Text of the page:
Empowering Upper-Limb Robot-Aided Rehabilitation with Artificial Intelligence



Robot-aided rehabilitation is a promising method for treating both musculoskeletal and neuromuscular disorders affecting the upper limb. These technologies can be coupled with conventional treatment to deliver highly intensive, specific sessions and improve the overall effectiveness of therapeutic interventions [1]. The integration of Artificial Intelligence (AI) algorithms in these rehabilitative robotic platforms may generate tailored and stimulating therapies, offering advantages for both patients and therapists [2]. This integration allows the systems to become capable of adjusting the behavior of robots within a therapy session based on quantitative measurements extracted from patients through multimodal monitoring interfaces that include physiological, kinetic, and kinematic recordings. Thus, the aim of this research project is exploring the use of different AI modules for robot-aided upper limb rehabilitation, with the goal of enhancing clinical outcomes and tailoring treatments to meet the users’ needs.  

Materials and Methods 

The proposed approach aimed to develop an autonomous strategy for dynamically adapting robot control parameters within the rehabilitative session replicating the decision-making process of the physiotherapist. To this end, it was necessary to set up an experimental protocol for acquiring labelled data, resulting in the development of a Physiotherapist-Informed Learning (PIL) paradigm.  

Moreover, the PIL was integrated in an experimental session to study the relationship between the physiotherapist decisions and the measurable parameters collected from the participants, via a multimodal monitoring interface, interacting with a 7 DoFs robot controlled with a tunable interaction control and equipped with an ergonomic flange. Ten orthopaedic patients, along with their therapists, were enrolled in the study involving a robot-aided session comprising nine repetitions of nine point-to-point movements within a 3D space. Physiotherapists real-time labelled the data with their decision to change the robot assistance level (i.e., raise/keep constant/lower the assistance level). Then, the obtained dataset was used to train and test different state-of-the-art Machine Learning algorithms. A k-fold cross-validation was applied on 70% of the dataset to compare algorithms accuracy, and the remaining 30% was used for hyperparameter optimization.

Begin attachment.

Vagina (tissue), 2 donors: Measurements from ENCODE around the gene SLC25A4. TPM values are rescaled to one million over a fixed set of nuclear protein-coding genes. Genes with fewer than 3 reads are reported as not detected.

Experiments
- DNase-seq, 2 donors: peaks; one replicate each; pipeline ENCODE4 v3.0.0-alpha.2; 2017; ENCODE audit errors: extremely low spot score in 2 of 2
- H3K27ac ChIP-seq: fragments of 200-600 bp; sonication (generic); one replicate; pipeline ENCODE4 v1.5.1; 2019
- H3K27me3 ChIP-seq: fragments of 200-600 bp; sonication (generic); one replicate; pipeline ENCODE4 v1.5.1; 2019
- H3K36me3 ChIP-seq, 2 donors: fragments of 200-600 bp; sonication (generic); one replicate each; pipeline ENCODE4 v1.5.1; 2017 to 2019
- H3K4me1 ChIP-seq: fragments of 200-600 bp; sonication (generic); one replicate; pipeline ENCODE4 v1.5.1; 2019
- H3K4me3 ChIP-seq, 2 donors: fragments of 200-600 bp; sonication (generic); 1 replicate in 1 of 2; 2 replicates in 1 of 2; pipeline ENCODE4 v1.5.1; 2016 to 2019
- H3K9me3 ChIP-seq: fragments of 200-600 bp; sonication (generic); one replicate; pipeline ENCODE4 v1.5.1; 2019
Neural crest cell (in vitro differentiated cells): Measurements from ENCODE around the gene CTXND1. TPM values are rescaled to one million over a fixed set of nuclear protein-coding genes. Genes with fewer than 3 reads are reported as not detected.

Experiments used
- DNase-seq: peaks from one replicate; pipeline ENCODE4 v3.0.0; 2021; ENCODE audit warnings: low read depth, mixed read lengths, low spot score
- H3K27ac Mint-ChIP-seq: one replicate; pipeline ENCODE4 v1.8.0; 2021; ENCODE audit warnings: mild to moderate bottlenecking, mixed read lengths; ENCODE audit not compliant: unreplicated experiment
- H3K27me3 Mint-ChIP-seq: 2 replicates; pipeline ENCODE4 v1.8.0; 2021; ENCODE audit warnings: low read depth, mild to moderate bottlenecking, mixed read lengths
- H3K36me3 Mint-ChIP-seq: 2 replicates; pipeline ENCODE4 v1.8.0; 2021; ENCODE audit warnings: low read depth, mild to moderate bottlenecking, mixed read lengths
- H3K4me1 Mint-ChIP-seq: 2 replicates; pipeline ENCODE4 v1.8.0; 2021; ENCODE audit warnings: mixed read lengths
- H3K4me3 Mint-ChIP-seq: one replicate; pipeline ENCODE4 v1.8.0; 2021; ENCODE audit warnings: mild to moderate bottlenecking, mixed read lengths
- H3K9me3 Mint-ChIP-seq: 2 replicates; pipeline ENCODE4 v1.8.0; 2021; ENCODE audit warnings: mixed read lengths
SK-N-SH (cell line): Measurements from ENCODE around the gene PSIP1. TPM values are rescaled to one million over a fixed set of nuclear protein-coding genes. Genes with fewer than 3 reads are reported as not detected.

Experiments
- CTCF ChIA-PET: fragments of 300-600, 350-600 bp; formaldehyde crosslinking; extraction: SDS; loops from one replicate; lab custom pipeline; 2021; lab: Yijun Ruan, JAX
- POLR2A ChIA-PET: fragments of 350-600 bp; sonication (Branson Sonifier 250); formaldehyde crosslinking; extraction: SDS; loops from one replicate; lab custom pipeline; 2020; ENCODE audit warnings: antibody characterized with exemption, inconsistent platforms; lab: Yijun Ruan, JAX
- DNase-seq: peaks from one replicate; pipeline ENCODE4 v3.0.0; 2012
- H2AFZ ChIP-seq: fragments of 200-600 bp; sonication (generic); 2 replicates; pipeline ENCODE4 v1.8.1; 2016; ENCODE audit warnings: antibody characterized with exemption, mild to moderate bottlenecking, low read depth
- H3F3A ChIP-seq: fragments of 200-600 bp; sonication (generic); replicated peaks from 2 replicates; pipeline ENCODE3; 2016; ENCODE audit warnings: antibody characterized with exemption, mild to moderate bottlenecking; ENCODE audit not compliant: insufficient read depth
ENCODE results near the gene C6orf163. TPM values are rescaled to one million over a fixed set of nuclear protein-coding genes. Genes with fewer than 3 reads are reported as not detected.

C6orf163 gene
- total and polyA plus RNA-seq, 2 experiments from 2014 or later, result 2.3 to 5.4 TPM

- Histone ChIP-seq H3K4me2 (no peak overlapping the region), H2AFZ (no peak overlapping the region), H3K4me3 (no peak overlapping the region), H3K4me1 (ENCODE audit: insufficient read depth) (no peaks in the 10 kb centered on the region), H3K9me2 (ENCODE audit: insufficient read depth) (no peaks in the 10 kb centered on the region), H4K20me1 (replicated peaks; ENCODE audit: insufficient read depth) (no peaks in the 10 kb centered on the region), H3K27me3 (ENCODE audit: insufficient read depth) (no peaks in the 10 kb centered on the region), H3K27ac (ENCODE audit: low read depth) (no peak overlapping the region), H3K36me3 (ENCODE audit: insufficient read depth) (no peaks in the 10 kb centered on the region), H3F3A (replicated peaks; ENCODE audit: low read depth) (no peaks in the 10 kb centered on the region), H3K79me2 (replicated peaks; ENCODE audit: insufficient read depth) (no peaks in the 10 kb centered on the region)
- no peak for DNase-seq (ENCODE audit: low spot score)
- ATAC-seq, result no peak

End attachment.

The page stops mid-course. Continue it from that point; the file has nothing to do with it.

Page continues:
This study revealed that the therapists’ choices are strictly related to the patients’ subjective perception of exertion and pain and their physical and cognitive workload. Conversely, the therapists’ choices exhibited a weak correlation with kinematic and kinetic data. Despite this, the best performance was obtained when the features fed into the AI modules belong to a multimodal monitoring. Specifically, the best optimized algorithm achieved 78.8±4.5% accuracy. Future studies are needed to: enlarge the dataset by involving more patients; clinically validate the AI-based adaptation approach. 


[1] C. Tamantini et al., “Tailoring Upper-Limb Robot-Aided orthopedic Rehabilitation on Patients’ Psychophysiological State”, IEEE Trans. Neural Syst. Rehabil. Eng., pp. 1–1, 2023, doi: 10.1109/TNSRE.2023.3298381. 

[2] D. Novak, M. Mihelj, J. Ziherl, A. Olenšek, e M. Munih, “Psychophysiological measurements in a biocooperative feedback loop for upper extremity rehabilitation”, IEEE Trans. Neural Syst. Rehabil. Eng. Publ. IEEE Eng. Med. Biol. Soc., vol. 19, fasc. 4, pp. 400–410, ago. 2011, doi: 10.1109/TNSRE.2011.2160357.